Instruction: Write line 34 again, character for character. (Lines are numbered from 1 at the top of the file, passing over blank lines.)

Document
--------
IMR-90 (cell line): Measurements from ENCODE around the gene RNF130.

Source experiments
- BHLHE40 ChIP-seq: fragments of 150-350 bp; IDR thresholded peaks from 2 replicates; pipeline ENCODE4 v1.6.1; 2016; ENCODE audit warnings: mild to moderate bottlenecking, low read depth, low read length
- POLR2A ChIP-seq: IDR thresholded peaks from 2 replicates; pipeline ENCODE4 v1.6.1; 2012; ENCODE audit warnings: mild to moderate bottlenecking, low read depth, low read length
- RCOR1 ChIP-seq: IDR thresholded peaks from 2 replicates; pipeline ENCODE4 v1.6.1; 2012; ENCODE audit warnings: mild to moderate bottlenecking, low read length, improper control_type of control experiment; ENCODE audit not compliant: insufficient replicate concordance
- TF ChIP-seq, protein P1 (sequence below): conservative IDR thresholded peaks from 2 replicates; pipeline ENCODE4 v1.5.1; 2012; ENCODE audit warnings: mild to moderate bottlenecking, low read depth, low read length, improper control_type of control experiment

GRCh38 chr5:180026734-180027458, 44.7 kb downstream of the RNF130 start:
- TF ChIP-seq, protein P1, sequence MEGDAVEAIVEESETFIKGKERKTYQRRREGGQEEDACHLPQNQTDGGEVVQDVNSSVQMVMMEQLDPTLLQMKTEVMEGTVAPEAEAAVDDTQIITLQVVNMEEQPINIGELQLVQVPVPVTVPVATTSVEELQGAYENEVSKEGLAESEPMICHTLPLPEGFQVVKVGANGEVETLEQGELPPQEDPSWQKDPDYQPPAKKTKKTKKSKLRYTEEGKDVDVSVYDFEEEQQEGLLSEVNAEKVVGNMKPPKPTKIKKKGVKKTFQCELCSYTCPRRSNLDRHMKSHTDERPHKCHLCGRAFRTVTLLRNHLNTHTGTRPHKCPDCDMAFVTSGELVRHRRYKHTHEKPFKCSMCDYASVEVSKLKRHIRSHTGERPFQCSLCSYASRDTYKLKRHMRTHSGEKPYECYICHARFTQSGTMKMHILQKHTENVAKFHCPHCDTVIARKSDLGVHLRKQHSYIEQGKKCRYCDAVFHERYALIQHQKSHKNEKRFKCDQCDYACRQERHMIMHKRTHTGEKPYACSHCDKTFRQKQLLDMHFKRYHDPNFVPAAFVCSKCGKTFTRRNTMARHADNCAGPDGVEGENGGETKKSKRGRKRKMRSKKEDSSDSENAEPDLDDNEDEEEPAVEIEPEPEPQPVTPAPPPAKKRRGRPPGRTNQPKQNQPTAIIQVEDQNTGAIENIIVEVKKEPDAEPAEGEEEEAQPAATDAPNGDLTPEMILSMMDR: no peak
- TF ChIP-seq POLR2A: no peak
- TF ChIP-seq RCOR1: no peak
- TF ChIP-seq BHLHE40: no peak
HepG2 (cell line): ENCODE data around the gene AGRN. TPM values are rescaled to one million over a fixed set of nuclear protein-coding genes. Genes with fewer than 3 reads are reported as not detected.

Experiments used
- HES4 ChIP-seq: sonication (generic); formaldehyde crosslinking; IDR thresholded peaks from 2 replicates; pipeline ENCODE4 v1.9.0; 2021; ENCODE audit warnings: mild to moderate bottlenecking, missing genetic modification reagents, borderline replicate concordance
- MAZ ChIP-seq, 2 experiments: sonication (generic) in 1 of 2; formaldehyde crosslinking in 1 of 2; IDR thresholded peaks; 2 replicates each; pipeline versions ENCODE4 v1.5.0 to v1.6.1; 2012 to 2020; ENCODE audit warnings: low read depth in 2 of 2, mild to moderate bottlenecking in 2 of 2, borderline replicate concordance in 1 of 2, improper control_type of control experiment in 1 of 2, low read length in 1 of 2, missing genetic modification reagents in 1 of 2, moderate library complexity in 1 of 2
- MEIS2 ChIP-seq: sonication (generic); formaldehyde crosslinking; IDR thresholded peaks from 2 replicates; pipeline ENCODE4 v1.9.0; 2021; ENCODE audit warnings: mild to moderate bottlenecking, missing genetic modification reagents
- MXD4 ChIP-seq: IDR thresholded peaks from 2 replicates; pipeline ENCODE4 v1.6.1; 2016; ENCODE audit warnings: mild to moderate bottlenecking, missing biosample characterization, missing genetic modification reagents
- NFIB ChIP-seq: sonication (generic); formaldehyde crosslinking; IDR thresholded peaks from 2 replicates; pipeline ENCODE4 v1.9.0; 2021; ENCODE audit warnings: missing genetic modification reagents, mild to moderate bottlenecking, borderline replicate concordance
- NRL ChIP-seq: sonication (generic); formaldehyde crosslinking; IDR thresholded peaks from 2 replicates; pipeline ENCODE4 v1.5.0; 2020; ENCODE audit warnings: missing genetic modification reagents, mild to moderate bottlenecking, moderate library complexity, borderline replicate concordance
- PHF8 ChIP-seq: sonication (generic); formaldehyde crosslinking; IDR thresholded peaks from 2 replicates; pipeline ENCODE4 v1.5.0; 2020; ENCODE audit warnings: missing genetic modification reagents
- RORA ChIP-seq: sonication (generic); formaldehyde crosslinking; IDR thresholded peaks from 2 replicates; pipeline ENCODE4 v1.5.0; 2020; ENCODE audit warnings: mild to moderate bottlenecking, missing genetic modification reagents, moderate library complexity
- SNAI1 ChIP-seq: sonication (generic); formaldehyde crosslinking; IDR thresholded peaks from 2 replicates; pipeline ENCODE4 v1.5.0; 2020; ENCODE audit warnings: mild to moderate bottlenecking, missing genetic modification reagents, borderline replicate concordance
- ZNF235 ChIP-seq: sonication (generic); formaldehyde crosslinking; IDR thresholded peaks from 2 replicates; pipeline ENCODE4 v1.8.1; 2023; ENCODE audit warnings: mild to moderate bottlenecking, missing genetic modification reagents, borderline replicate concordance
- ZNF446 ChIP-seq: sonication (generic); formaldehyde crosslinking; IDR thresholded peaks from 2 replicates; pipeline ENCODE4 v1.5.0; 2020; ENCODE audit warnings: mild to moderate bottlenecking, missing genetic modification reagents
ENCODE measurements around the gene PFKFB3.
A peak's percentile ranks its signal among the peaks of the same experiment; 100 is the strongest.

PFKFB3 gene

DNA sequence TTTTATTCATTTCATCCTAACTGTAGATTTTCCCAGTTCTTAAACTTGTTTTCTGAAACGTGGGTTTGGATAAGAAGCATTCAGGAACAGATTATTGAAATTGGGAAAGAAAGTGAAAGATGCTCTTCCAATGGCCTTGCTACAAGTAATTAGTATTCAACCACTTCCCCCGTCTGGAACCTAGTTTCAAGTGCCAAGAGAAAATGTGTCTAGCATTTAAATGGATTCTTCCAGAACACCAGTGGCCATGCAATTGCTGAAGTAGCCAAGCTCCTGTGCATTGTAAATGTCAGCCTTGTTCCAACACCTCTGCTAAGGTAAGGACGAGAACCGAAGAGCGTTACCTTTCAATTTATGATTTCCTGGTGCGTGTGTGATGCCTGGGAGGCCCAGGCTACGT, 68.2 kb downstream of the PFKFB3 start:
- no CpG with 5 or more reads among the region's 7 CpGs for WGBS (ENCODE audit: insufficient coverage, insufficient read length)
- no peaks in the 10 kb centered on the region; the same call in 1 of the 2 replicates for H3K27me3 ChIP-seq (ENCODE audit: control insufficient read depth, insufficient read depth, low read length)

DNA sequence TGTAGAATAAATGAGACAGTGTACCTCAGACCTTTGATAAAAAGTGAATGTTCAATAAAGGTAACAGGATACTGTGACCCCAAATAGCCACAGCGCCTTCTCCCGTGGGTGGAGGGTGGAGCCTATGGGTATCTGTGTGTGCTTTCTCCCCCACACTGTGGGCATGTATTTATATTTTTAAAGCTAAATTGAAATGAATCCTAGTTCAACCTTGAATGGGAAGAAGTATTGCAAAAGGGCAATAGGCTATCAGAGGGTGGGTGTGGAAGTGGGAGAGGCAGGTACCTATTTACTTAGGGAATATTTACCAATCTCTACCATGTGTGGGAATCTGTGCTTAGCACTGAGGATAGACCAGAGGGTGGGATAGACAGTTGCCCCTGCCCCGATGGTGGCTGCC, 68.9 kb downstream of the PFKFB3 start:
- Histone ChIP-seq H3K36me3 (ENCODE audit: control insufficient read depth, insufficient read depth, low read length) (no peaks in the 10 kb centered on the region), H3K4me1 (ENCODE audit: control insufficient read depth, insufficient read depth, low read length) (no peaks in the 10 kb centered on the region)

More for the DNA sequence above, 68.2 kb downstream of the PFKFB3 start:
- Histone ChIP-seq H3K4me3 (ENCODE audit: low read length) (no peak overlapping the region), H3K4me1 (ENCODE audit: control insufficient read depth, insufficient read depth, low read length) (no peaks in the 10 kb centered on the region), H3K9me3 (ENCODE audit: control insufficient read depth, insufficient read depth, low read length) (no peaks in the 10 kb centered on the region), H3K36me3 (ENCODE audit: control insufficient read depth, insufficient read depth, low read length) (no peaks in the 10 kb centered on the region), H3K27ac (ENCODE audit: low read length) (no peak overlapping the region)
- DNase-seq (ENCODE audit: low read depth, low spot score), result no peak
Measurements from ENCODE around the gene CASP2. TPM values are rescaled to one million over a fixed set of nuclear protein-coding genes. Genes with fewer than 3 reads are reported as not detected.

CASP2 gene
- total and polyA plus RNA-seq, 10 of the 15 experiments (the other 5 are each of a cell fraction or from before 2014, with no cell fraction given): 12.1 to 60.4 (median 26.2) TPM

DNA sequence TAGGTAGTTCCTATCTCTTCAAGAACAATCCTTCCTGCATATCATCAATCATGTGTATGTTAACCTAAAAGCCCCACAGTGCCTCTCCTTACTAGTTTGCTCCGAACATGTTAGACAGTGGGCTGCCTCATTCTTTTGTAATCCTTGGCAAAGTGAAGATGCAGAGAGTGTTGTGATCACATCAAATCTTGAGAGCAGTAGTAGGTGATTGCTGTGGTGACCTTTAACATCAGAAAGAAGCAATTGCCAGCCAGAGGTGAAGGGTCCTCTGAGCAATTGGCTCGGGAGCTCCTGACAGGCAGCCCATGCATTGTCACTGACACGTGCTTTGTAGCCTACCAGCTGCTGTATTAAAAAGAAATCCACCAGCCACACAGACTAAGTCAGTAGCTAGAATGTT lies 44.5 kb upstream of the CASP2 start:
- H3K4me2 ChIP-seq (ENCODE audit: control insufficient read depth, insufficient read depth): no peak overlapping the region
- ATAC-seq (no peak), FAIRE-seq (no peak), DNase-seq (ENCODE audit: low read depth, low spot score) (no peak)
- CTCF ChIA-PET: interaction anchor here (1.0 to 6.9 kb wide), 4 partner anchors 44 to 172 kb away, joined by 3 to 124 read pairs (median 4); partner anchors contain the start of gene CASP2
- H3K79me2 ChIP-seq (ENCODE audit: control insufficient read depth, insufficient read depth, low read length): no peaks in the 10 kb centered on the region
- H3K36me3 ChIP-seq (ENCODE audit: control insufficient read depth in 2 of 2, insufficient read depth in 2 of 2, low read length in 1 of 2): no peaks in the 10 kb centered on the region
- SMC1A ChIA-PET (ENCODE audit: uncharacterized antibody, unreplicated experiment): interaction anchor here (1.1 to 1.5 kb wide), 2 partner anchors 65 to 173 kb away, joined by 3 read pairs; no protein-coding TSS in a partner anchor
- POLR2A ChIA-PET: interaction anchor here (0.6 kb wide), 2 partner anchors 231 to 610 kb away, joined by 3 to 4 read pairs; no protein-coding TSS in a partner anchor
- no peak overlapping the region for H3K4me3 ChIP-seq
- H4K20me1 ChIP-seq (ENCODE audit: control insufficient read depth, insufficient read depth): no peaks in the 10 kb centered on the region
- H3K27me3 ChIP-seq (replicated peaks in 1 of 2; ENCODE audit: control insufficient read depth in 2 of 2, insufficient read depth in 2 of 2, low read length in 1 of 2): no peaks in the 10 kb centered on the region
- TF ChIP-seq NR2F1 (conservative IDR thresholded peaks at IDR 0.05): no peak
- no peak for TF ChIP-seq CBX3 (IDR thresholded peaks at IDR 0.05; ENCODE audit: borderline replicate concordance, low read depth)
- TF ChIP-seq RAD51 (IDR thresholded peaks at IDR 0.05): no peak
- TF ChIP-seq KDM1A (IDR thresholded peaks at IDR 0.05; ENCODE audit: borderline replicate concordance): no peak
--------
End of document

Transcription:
- Histone ChIP-seq H3K4me3 (ENCODE audit: low read length) (no peak overlapping the region), H3K4me1 (ENCODE audit: control insufficient read depth, insufficient read depth, low read length) (no peaks in the 10 kb centered on the region), H3K9me3 (ENCODE audit: control insufficient read depth, insufficient read depth, low read length) (no peaks in the 10 kb centered on the region), H3K36me3 (ENCODE audit: control insufficient read depth, insufficient read depth, low read length) (no peaks in the 10 kb centered on the region), H3K27ac (ENCODE audit: low read length) (no peak overlapping the region)